ingredient information
Oxymetazoline Hydrochloride
AAA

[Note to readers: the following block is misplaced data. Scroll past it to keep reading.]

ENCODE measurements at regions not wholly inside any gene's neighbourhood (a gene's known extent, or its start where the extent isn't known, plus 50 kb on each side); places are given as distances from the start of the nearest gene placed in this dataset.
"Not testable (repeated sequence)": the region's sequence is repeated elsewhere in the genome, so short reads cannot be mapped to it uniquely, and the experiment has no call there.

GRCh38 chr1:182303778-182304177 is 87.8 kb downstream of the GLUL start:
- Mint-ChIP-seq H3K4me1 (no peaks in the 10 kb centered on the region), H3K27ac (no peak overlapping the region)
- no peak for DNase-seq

xymetazoline is a selective alpha-1 agonist and partial alpha-2 agonist topical decongestant, used in the form of Oxymetazoline hydrochloride, in products such as Afrin, Dristan, Nasivin, Logicin, Vicks Sinex, Visine L.R., Sudafed OM, and Zicam. It was developed from xylometazoline at E. Merck Darmstadt by Fruhstorfer in 1961. Oxymetazoline is generally available as a nasal spray. Contents [hide] 1 Clinical uses 2 Mechanism of action 3 Side-effects and special considerations 3.1 Rebound congestion 3.2 Effects of benzalkonium chloride 3.3 Use in pregnancy 3.4 Overdose 3.5 Blood Pressure 4 Chemistry 5 References [edit] Clinical uses Oxymetazoline is available over-the-counter as a topical decongestant in the form of oxymetazoline hydrochloride in nasal sprays such as Afrin, Sudafed OM, Dristan, Dimetapp, Vicks Sinex, Zicam, and Mucinex Full Force.[1] It was developed from xylometazoline at E. Merck Darmstadt by Fruhstorfer in 1961.[2] Oxymetazoline is also used to treat epistaxis[3][4] and eye redness due to minor irritation (marketed as Visine L.R. in the form of eye drops).[5] [edit] Mechanism of action Oxymetazoline is an adrenomimetic that nonselectively agonizes a1 and a2 adrenergic receptors.[6] Since vascular beds widely express a1 receptors, the action of oxymetazoline results in vasoconstriction. In addition, the local application of the drug also results in vasoconstriction due to its action on endothelial postsynaptic a2 receptors; systemic application of a2 agonists, in contrast, causes vasodilation because of centrally-mediated inhibition of sympathetic tone via presynaptic a2 receptors.[7] Vasoconstriction of vessels results in relief of nasal congestion in two ways: First, it increases the diameter of the airway lumen; second, it reduces fluid exudation from postcapillary venules.[8] [edit] Side-effects and special considerations [edit] Rebound congestion It is recommended that oxymetazoline not be used for more than three days, as rebound congestion, or rhinitis medicamentosa, may occur.[9] Patients that continue to use oxymetazoline beyond this point may become reliant on the medication to relieve their chronic congestion. Whereas this is true, patients that suffer from the abnormal swelling of turbinates that cannot be treated by surgery have been using xylometazoline and oxymetazoline permanently since they became available without side-effects. [edit] Effects of benzalkonium chloride Some studies have found that benzalkonium chloride, a common additive to oxymetazoline nasal sprays, may damage nasal epithelia and exacerbate rhinitis medicamentosa. However, the majority of studies find benzalkonium chloride to be a safe preservative.[10] [edit] Use in pregnancy The Food and Drug Administration places oxymetazoline in category C, indicating risk to the fetus cannot be ruled out. While it has been shown that a single dose does not significantly alter either maternal or fetal circulation,[11] this subject has not been studied extensively enough to draw reliable conclusions. [edit] Overdose If accidentally ingested, standard methods to remove unabsorbed drugs should be considered. There is no specific antidote for oxymetazoline, although its pharmacological effects may be reversed by alpha adrenergic antagonists such as phentolamine. In children, oxymetazoline may produce profound central nervous system depression due to stimulation of central alpha-2 receptors and imidazoline receptors, much like clonidine[citation needed]. [edit] Blood Pressure While Oxymetazoline is a non-selective alpha agonist and does increase blood pressure when used systemically, when used in moderate doses via direct nasal application, the net raise should be small or insignificant. Ingesting or using an excessive amount of the drug intra-nasally would however cause the drug to eventually be absorbed into the blood stream and would hypothetically cause an increase in blood pressure. Hypertensive patients are recommended to seek the advice of their physician before using. [edit] Chemistry Oxymetazoline is synthesized by chloromethylation of 6-tert-butyl-2,4-dimethylphenol and the further transformation of the resulting chloromethyl derivative into a nitrile.[12][13] The reaction of this with ethylene diamine gives oxymetazoline. http://en.wikipedia.org/wiki/Oxymetazoline